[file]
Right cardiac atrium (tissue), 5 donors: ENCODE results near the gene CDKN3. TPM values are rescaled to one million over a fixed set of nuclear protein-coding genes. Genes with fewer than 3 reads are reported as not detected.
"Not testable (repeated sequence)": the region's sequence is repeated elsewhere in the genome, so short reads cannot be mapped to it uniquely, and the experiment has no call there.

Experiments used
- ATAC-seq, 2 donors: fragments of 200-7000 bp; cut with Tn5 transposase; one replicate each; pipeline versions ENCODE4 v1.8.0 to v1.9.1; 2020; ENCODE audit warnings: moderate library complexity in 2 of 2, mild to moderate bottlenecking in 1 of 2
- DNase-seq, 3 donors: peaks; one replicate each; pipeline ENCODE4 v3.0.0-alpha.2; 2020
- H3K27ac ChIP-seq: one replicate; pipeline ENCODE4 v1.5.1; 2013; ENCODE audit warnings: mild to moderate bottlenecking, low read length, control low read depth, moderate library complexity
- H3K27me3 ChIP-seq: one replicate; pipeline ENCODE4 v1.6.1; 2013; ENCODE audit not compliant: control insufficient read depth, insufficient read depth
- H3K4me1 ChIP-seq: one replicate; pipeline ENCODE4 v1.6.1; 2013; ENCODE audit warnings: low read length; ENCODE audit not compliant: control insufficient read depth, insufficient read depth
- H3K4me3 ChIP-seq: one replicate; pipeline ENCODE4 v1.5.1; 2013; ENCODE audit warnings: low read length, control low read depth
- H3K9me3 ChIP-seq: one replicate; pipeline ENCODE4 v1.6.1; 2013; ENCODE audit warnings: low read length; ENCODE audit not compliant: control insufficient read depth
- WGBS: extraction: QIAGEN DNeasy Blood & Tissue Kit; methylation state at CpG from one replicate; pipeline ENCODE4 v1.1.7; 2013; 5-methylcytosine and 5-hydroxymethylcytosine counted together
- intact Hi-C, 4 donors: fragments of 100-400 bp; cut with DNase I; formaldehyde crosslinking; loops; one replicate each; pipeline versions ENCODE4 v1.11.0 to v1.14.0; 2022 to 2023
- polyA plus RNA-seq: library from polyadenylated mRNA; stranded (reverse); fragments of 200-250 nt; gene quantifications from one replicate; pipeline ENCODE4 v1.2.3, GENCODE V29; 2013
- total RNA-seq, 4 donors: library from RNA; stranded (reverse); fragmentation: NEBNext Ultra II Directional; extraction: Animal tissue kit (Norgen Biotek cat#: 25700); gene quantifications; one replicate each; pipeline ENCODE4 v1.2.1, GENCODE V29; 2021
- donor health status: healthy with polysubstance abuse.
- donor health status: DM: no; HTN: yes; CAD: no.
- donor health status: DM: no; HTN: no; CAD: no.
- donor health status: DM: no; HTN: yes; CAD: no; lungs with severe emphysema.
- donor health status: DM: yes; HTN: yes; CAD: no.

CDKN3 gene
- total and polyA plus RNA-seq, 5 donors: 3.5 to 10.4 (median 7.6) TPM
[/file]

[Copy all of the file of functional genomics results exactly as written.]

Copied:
Right cardiac atrium (tissue), 5 donors: ENCODE results near the gene CDKN3. TPM values are rescaled to one million over a fixed set of nuclear protein-coding genes. Genes with fewer than 3 reads are reported as not detected.
"Not testable (repeated sequence)": the region's sequence is repeated elsewhere in the genome, so short reads cannot be mapped to it uniquely, and the experiment has no call there.

Experiments used
- ATAC-seq, 2 donors: fragments of 200-7000 bp; cut with Tn5 transposase; one replicate each; pipeline versions ENCODE4 v1.8.0 to v1.9.1; 2020; ENCODE audit warnings: moderate library complexity in 2 of 2, mild to moderate bottlenecking in 1 of 2
- DNase-seq, 3 donors: peaks; one replicate each; pipeline ENCODE4 v3.0.0-alpha.2; 2020
- H3K27ac ChIP-seq: one replicate; pipeline ENCODE4 v1.5.1; 2013; ENCODE audit warnings: mild to moderate bottlenecking, low read length, control low read depth, moderate library complexity
- H3K27me3 ChIP-seq: one replicate; pipeline ENCODE4 v1.6.1; 2013; ENCODE audit not compliant: control insufficient read depth, insufficient read depth
- H3K4me1 ChIP-seq: one replicate; pipeline ENCODE4 v1.6.1; 2013; ENCODE audit warnings: low read length; ENCODE audit not compliant: control insufficient read depth, insufficient read depth
- H3K4me3 ChIP-seq: one replicate; pipeline ENCODE4 v1.5.1; 2013; ENCODE audit warnings: low read length, control low read depth
- H3K9me3 ChIP-seq: one replicate; pipeline ENCODE4 v1.6.1; 2013; ENCODE audit warnings: low read length; ENCODE audit not compliant: control insufficient read depth
- WGBS: extraction: QIAGEN DNeasy Blood & Tissue Kit; methylation state at CpG from one replicate; pipeline ENCODE4 v1.1.7; 2013; 5-methylcytosine and 5-hydroxymethylcytosine counted together
- intact Hi-C, 4 donors: fragments of 100-400 bp; cut with DNase I; formaldehyde crosslinking; loops; one replicate each; pipeline versions ENCODE4 v1.11.0 to v1.14.0; 2022 to 2023
- polyA plus RNA-seq: library from polyadenylated mRNA; stranded (reverse); fragments of 200-250 nt; gene quantifications from one replicate; pipeline ENCODE4 v1.2.3, GENCODE V29; 2013
- total RNA-seq, 4 donors: library from RNA; stranded (reverse); fragmentation: NEBNext Ultra II Directional; extraction: Animal tissue kit (Norgen Biotek cat#: 25700); gene quantifications; one replicate each; pipeline ENCODE4 v1.2.1, GENCODE V29; 2021
- donor health status: healthy with polysubstance abuse.
- donor health status: DM: no; HTN: yes; CAD: no.
- donor health status: DM: no; HTN: no; CAD: no.
- donor health status: DM: no; HTN: yes; CAD: no; lungs with severe emphysema.
- donor health status: DM: yes; HTN: yes; CAD: no.

CDKN3 gene
- total and polyA plus RNA-seq, 5 donors: 3.5 to 10.4 (median 7.6) TPM